On this day in 1863, Abraham Lincoln presented his Gettysburg Address. The occasion was the dedication of the National Cemetery at Gettysburg, Pennsylvania, the site of the Union army’s victory in the Battle of Gettysburg, July 1-4, 1863. Lincoln was not the main speaker at the dedication; that position was given to the scholar and statesman Edward Everett, the best-known orator of the time. Everett spoke for approximately two hours; Lincoln, who took the podium at the end of the long ceremony, spoke for three minutes.
Lincoln’s address may have been short, but the words were certainly not short on impact. His 267-word speech has been called “the best-known monument of American prose” and Carl Sandburg, one of America’s great poets, called the Gettysburg Address “the great American poem” (1).
Although Lincoln’s address was a speech, it can be classified as a prose poem, a composition that is a hybrid of prose and poetry. Written in complete sentences, like prose, a prose poem nevertheless relies heavily on a variety of poetic elements that give the prose the sound and emotional impact of poetry.
Reading the speech aloud, you can hear a variety of poetic sound effects:
Consonance: for those who gave their lives that this nation might live.
Internal Rhyme: we cannot dedicate, we cannot consecrate
Alliteration: will little note nor long remember
But what makes the most impact in the speech is the harmony between Lincoln’s form and his content. Skillfully employing the rhetorical strategies he had acquired by reading Shakespeare and the King James Bible, Lincoln presents themes that are antithetical: birth and death. To bring balance and harmony to these opposing themes, he employs parallel structure, principally tricolon and anaphora.
Notice for example the opposites (antithesis) in the following sentence from the middle of the speech:
The world will little note, nor long remember what we say here, but it can never forget what they did here.
Lincoln was at Gettysburg to honor the dead, but his purpose was also to move the living by reminding them that the war was not just about the victory of the Union, it was rather about the survival of the nation. This theme of bringing harmony out of the chaos of war is echoed in the parallel syntax of Lincoln’s long final sentence. Notice, for example, the anaphora of the “that” clause and tricolon employing three parallel prepositional phrases:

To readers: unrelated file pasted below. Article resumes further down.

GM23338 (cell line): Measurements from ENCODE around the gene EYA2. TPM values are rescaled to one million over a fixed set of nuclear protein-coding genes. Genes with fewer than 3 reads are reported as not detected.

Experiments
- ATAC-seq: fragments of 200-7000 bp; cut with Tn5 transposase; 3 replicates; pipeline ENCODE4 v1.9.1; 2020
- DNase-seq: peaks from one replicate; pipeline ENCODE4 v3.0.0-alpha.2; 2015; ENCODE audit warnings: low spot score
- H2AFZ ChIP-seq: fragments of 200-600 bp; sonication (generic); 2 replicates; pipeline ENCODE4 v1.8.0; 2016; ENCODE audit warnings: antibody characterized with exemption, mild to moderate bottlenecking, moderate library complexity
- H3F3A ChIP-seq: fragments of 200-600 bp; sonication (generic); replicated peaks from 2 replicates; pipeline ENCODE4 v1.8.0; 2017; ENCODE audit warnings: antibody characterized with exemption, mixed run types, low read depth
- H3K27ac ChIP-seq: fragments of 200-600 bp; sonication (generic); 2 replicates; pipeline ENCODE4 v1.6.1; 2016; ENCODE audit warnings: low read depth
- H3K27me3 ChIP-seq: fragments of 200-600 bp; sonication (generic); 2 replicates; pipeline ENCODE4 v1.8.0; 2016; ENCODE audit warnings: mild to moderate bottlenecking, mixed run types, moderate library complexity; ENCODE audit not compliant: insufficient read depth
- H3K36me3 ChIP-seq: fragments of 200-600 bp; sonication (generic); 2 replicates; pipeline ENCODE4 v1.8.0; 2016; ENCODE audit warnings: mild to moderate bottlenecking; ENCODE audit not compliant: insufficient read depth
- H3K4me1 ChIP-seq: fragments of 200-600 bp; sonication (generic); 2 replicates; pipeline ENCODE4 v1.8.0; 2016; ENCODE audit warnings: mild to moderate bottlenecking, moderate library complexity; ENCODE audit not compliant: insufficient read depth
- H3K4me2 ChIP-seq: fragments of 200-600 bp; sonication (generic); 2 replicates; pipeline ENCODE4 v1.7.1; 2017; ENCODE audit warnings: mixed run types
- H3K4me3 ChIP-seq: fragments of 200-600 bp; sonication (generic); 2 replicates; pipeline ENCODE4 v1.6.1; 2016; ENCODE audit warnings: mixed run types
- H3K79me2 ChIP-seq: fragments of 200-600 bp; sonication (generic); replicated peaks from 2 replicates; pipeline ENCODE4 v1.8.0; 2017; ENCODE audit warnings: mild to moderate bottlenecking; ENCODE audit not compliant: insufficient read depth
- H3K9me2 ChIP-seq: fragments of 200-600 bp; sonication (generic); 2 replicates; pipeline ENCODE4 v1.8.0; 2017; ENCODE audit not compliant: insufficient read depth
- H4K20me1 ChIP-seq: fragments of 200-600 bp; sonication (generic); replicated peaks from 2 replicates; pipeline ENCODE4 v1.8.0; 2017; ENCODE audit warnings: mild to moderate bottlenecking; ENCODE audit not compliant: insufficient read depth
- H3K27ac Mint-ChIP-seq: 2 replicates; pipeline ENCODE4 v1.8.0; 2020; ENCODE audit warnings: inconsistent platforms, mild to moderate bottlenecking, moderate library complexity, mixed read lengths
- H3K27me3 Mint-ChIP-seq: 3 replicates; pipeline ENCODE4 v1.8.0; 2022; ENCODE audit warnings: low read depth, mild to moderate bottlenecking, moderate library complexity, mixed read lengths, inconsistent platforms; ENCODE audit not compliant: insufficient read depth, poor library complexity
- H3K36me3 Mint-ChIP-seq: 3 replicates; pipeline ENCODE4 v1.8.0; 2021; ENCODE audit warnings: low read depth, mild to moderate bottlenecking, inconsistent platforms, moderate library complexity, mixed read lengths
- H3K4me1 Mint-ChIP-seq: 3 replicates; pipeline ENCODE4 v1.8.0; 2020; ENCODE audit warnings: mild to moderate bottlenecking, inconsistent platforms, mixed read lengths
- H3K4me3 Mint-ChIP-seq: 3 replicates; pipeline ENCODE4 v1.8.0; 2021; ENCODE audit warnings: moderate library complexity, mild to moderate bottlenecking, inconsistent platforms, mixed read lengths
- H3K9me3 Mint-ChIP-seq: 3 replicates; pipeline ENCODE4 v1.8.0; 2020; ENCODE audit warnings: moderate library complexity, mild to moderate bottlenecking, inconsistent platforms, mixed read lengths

It is rather for us to be here dedicated to the great task remaining before us
—that from these honored dead we take increased devotion to that cause for which they gave the last full measure of devotion
—that we here highly resolve that these dead shall not have died in vain
—that this nation, under God, shall have a new birth of freedom
—and that government
of the people,
by the people,
for the people, shall not perish from the earth.
Today’s Challenge: Two Voices
How would you break up the words, phrases, and clauses of “The Gettysburg Address” into a poem for two voices? Transform Lincoln’s prose poem into a poem for Two Voices. Paul Fleishman popularized this form in his book Joyful Noise: Poems for Two Voices (See September 5: Two Voices Day). Written to be read aloud by two people, poems for two voices are written in two columns. Each reader is assigned a single column, and the two readers alternate, reading the lines in turn from the top to the bottom of the page. Reader’s join their voices whenever words are written on the same line in both columns.
Play with the contrasts and the rhythms of Lincoln’s short speech to create your own unique version. As you write, practice with a partner to create the most dramatic possible performance. (Common Core Speaking and Listening 4 – Presentation of Knowledge and Ideas)
Four score and seven years ago our fathers brought forth on this continent a new nation, conceived in liberty, and dedicated to the proposition that all men are created equal.
Now we are engaged in a great civil war, testing whether that nation, or any nation so conceived and so dedicated, can long endure. We are met on a great battlefield of that war. We have come to dedicate a portion of that field, as a final resting place for those who here gave their lives that that nation might live. It is altogether fitting and proper that we should do this.
But, in a larger sense, we cannot dedicate, we cannot consecrate, we cannot hallow this ground. The brave men, living and dead, who struggled here, have consecrated it, far above our poor power to add or detract. The world will little note, nor long remember what we say here, but it can never forget what they did here. It is for us the living, rather, to be dedicated here to the unfinished work which they who fought here have thus far so nobly advanced. It is rather for us to be here dedicated to the great task remaining before us—that from these honored dead we take increased devotion to that cause for which they gave the last full measure of devotion—that we here highly resolve that these dead shall not have died in vain—that this nation, under God, shall have a new birth of freedom—and that government of the people, by the people, for the people, shall not perish from the earth. (2)
1-Willis, Gary. Lincoln at Gettysburg: The Words That Remade America. New York: Simon & Shuster: 2006.
2-Lincoln, Abraham. The Gettysburg Address. 1863. Public Domain.